News & Events

Category:Faculty News

Sanctuary From Stress

Northwest Public Health Magazine
October 29, 2018
Associate Biostatistics Professor Gary Chan, who is also an associate professor of health services, is a co-investigator for Amigas Latinas Motivando el Alma (ALMA), a mindfulness project that helps Latina immigrant women build coping skills to combat depression and anxiety.
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How to identify almost anyone in a Consumer Gene Database

Scientific American
October 11, 2018
“Should I be worried that by uploading my data, I make my relatives subject to being found by law enforcement?” quotes UW Biostat’s professor Bruce Weir in this article about new techniques that dig more deeply into genetic databases that my soon make the anonymity of their customers’ DNA impossible to safeguard.
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Breakthrough study identifies 535 genes that influence blood pressure

UW School of Public Health
September 28, 2018
"This is the biggest ever study of blood pressure genetics," said co-author Ken Rice, professor of biostatistics at the School of Public Health.
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Dengue vaccine development taps new approach

UW News
August 25, 2018
There is a new, innovative approach to dengue vaccine development, according to a paper published Aug. 20 in the Proceedings of the National Academy of Sciences. Researchers at the Fred Hutchinson Cancer Research Center and University of Washington School of Public Health led the study.
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Ancient Bone Reveals Surprising Sex Lives Of Neanderthals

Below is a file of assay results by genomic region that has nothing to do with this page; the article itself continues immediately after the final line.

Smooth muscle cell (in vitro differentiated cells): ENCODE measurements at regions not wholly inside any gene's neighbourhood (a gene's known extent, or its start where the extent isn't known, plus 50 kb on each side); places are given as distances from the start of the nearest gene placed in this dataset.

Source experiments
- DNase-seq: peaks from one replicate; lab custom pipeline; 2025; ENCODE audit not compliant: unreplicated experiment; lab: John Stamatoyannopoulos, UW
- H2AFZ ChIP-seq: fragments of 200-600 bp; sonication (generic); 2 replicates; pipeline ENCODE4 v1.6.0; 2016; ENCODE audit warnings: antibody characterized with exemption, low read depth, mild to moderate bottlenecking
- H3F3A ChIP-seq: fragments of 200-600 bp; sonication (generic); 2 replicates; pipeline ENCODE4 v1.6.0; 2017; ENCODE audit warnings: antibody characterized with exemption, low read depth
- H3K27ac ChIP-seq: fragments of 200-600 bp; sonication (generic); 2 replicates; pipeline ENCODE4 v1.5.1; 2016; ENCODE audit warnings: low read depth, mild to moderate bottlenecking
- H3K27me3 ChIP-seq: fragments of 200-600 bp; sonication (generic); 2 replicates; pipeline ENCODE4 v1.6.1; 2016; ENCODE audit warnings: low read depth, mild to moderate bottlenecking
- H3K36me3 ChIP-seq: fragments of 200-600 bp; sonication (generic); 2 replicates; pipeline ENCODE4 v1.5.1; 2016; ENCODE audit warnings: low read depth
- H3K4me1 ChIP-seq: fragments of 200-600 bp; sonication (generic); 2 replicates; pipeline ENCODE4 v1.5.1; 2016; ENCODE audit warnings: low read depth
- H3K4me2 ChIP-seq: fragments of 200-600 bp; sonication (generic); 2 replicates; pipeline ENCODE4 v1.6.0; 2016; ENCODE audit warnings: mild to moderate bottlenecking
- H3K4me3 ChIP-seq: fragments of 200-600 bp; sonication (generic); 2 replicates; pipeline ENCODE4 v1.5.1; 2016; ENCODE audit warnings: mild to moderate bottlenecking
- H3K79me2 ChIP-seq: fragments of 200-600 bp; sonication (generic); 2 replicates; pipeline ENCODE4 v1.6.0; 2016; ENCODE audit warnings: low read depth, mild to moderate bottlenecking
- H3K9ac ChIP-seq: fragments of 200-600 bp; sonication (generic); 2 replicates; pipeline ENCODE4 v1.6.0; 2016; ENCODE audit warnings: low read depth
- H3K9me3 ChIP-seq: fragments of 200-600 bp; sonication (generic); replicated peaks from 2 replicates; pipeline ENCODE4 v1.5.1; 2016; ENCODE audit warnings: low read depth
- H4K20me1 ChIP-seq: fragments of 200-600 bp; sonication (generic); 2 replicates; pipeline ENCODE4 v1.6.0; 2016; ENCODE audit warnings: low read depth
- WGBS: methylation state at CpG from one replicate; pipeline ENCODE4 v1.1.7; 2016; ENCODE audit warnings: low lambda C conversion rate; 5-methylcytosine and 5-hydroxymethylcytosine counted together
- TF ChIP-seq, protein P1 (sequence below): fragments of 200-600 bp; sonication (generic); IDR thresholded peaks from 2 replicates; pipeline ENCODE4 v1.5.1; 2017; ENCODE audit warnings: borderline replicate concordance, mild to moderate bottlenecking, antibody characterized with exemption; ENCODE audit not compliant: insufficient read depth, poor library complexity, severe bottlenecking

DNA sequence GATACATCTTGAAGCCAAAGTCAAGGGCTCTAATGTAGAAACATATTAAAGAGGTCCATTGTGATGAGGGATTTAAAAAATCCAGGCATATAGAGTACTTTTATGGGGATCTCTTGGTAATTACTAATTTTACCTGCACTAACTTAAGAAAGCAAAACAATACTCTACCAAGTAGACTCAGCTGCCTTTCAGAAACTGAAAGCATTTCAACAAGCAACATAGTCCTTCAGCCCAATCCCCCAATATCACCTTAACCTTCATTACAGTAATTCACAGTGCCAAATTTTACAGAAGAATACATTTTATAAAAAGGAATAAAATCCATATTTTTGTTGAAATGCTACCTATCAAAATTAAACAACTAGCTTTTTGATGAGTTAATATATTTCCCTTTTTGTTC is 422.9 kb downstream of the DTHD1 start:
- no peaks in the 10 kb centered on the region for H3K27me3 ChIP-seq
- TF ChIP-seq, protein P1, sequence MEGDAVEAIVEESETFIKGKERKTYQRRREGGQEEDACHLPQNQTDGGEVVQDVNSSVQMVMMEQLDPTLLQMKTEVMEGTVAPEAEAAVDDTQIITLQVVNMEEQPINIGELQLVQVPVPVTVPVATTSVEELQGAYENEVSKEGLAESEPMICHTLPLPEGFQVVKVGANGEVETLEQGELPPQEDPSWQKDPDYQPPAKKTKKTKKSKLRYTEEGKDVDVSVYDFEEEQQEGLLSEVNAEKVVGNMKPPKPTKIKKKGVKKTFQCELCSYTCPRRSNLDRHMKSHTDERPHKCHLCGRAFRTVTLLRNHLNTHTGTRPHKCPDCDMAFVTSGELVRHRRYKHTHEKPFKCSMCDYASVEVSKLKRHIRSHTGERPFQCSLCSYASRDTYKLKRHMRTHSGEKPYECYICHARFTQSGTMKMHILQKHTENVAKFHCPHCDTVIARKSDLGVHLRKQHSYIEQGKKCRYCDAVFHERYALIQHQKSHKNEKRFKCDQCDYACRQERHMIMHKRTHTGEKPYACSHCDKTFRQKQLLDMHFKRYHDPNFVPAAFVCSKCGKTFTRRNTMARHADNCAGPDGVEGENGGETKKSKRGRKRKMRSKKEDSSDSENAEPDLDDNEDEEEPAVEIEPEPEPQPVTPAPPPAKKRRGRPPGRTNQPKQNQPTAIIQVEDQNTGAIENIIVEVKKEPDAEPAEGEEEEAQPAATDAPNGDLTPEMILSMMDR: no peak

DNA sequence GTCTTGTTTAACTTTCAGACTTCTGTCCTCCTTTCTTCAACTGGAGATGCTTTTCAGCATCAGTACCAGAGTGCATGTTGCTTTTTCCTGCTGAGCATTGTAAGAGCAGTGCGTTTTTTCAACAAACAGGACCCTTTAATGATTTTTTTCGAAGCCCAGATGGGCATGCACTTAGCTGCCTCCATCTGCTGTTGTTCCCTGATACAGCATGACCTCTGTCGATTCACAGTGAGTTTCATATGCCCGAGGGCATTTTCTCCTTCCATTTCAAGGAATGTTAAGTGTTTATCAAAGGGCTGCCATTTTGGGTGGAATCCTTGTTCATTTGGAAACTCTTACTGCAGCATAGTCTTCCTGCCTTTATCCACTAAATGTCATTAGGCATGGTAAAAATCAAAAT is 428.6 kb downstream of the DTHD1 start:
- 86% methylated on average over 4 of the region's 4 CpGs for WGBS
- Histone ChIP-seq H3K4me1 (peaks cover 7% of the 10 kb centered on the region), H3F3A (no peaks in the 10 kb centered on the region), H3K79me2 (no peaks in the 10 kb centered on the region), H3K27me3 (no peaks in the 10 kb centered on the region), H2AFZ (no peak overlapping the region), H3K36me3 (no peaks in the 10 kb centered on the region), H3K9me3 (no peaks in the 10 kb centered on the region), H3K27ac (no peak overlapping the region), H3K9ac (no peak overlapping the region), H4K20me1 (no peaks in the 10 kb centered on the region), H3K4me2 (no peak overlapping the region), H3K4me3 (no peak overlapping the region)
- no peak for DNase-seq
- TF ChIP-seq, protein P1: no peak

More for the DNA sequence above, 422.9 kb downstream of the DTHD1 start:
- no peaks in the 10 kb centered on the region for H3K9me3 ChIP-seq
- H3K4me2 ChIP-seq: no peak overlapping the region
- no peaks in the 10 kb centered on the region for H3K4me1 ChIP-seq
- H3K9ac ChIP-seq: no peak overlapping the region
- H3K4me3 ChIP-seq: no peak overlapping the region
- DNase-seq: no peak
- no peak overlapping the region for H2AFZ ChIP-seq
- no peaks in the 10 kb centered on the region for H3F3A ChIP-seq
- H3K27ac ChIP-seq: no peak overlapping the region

NPR
August 23, 2018
Researchers at the Max Planck Institute for Evolutionary Anthropology in Leipzig, Germany, recently announced that they’d found something quite surprising: the bones of a child who had a Neanderthal for a mother and a Denisovan for a father. Sharon Browning, a professor of biostatistics and a statistical geneticist at the University of Washington, says the finding was "like catching something as it's happening."
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New Discovery Adds to Denisovan Story

Scientific American
August 22, 2018
Earlier this year, UW Biostatistics professor Sharon Browning published research showing that two distinct populations of Denisovans mixed with modern humans. In this article, Browning weighs in on the exciting discovery of Denisovan-Neandertal offspring by researchers at the Max Planck Institute for Evolutionary Anthropology in Germany,
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Offspring of Neanderthal and Denisovan identified for first time

The Guardian
August 22, 2018
“Finding remains from a first generation admixed individual should be a very small probability occurrence, unless perhaps interbreeding between Neanderthals and Denisovans was not uncommon at a small number of locations, such as the Denisova cave, where the groups’ ranges overlapped,” said UW Biostatistics research professor Sharon Browning.
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